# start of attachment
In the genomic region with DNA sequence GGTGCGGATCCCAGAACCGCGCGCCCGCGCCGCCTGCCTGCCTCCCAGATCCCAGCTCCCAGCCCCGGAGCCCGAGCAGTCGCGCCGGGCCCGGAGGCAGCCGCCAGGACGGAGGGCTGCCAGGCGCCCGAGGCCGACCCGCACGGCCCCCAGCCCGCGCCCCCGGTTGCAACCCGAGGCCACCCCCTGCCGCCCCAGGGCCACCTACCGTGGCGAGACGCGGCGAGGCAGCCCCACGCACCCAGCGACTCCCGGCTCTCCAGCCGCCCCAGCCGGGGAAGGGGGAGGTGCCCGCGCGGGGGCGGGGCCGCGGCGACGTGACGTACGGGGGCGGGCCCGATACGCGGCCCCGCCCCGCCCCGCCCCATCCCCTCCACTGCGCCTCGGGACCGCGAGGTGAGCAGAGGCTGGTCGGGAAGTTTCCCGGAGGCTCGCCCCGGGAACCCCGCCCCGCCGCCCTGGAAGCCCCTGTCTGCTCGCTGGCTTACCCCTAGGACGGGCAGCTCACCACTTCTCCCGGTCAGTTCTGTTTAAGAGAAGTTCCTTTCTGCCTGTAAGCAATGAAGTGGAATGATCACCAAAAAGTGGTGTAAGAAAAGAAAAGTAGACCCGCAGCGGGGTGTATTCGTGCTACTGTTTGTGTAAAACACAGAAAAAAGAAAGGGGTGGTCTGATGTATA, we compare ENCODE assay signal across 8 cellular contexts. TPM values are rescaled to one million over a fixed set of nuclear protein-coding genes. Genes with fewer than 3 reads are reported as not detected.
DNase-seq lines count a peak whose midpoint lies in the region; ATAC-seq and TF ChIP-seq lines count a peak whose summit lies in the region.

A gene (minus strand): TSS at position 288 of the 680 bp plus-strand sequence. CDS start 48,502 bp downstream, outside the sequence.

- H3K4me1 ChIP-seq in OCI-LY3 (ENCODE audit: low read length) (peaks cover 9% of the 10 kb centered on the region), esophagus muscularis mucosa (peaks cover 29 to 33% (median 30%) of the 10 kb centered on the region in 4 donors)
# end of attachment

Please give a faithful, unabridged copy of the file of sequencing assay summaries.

In the genomic region with DNA sequence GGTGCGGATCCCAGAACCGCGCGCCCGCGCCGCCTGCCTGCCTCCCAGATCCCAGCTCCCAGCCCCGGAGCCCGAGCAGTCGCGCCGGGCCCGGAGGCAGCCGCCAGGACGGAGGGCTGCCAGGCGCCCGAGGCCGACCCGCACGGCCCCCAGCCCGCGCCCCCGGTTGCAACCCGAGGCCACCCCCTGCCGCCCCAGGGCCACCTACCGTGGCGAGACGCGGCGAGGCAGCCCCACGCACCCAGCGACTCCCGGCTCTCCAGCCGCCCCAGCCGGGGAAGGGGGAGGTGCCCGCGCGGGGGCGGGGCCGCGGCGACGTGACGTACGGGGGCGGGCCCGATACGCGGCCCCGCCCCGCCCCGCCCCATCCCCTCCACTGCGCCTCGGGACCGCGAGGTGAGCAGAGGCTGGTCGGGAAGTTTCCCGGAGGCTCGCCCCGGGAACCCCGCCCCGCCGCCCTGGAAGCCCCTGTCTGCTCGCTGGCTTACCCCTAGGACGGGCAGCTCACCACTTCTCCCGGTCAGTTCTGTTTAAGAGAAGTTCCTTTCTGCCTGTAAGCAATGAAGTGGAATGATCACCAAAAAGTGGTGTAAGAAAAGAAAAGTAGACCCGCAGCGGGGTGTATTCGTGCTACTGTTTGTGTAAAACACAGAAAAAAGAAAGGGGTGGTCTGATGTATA, we compare ENCODE assay signal across 8 cellular contexts. TPM values are rescaled to one million over a fixed set of nuclear protein-coding genes. Genes with fewer than 3 reads are reported as not detected.
DNase-seq lines count a peak whose midpoint lies in the region; ATAC-seq and TF ChIP-seq lines count a peak whose summit lies in the region.

A gene (minus strand): TSS at position 288 of the 680 bp plus-strand sequence. CDS start 48,502 bp downstream, outside the sequence.

- H3K4me1 ChIP-seq in OCI-LY3 (ENCODE audit: low read length) (peaks cover 9% of the 10 kb centered on the region), esophagus muscularis mucosa (peaks cover 29 to 33% (median 30%) of the 10 kb centered on the region in 4 donors)